To evaluate the effect of ibuprofen on blood pressure in women with a diagnosis of hypertensive disorders of pregnancy and mild hypertension during the immediate postpartum period.
In this double-blind controlled trial, we randomly assigned women with a diagnosis of hypertensive disorders of pregnancy and mild hypertension to receive a postpartum analgesic regimen with either ibuprofen or acetaminophen. The primary outcome was average mean arterial pressure during the postpartum hospital stay. Prespecified secondary outcomes included use of breakthrough opioid pain medications, length of hospital stay, and postpartum diuresis, defined as urine output of at least 200 mL/hour for 4 hours. A sample size of 56 participants was needed to detect a difference of 6 mm Hg in average mean arterial pressure between the study groups.
From January 17, 2017, to February 24, 2018, 61 participants were randomized and completed the trial, 31 participants in the ibuprofen group and 30 in the control group. Baseline characteristics were similar between groups. Postpartum average arterial pressure did not differ between study groups (93±8 mm Hg for those in the ibuprofen group vs 93±7 mm Hg in the control group, P=.93). Breakthrough opioid medications were requested by 24% of the participants in the ibuprofen group compared with 30% in the control group (P=.62). The ibuprofen group did not have a longer length of stay (48 hours vs 43 hours in the control group) or decreased rate of postpartum diuresis (61% in ibuprofen group vs 77% in the control group, P=.2).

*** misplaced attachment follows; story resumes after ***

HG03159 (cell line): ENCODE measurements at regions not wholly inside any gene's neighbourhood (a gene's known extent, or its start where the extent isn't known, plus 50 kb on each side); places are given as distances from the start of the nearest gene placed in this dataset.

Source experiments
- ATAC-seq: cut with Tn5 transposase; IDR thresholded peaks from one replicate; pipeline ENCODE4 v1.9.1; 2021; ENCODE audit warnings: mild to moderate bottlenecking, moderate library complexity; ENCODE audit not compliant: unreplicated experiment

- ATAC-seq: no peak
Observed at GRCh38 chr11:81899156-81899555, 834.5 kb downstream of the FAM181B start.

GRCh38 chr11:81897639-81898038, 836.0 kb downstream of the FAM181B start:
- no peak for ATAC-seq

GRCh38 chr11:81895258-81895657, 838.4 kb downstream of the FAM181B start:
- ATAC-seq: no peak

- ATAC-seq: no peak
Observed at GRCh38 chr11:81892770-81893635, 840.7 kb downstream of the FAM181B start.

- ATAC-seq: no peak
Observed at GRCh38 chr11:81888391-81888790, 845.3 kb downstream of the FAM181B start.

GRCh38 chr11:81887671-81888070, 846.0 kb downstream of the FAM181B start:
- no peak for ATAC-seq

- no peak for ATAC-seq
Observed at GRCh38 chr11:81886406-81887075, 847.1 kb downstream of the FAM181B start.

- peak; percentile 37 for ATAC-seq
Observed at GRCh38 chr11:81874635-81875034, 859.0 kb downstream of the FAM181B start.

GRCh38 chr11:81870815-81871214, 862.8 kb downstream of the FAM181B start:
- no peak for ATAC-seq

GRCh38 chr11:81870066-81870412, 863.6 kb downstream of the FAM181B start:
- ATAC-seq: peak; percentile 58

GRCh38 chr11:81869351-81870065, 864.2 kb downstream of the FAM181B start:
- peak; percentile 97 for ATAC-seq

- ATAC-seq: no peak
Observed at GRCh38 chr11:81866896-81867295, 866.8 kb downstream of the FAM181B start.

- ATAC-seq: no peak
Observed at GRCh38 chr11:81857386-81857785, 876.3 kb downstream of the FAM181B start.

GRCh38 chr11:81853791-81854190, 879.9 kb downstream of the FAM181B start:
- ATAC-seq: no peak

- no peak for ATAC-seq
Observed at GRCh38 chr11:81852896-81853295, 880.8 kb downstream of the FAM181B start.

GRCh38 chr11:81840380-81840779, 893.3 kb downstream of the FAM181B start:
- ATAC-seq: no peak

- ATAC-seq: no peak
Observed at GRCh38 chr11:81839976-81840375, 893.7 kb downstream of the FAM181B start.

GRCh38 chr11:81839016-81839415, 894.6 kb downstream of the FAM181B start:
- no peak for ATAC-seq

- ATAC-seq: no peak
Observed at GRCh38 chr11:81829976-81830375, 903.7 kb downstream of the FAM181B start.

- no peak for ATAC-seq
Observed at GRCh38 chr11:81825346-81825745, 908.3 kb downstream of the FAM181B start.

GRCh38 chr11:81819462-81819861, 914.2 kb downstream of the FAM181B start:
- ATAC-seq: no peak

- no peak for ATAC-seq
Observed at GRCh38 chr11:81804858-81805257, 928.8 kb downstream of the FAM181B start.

In women with hypertensive disorders of pregnancy and mild hypertension, ibuprofen did not increase postpartum blood pressure compared with women not receiving nonsteroidal antiinflammatory drugs.
Ibuprofen does not increase postpartum blood pressure in women with hypertensive disorders of pregnancy and mild hypertension.
Department of Obstetrics and Gynecology, University of California Irvine Medical Center, Irvine, and the Department of Obstetrics and Gynecology, Miller Children's and Women's Hospital/Long Beach Memorial Medical Center, Long Beach, California.
Corresponding author: Christina A. Penfield, MD, MPH, Magella Medical Office, 2888 Long Beach Blvd. #400, Long Beach, CA 90806; email: firstname.lastname@example.org.
This study was funded by a grant from the MemorialCare Medical Center Foundation.
Financial Disclosure Christina A. Penfield disclosed receiving funds for a Medscape commentary. Jennifer A. McNulty disclosed that she is a full-time salaried physician employee of Mednax, providing obstetric care to women in a private practice. The other authors did not report any potential conflicts of interest.
Presented at the Society for Maternal-Fetal Medicine's 39th Annual Pregnancy Meeting, February 11–16, 2019, Las Vegas, Nevada.
The authors thank Deysi Caballero, RN, for her assistance in coordinating the trial.
Each author has confirmed compliance with the journal's requirements for authorship.
Peer reviews and author correspondence are available at http://links.lww.com/AOG/B605.
Received June 10, 2019
Received in revised form August 22, 2019
Accepted August 29, 2019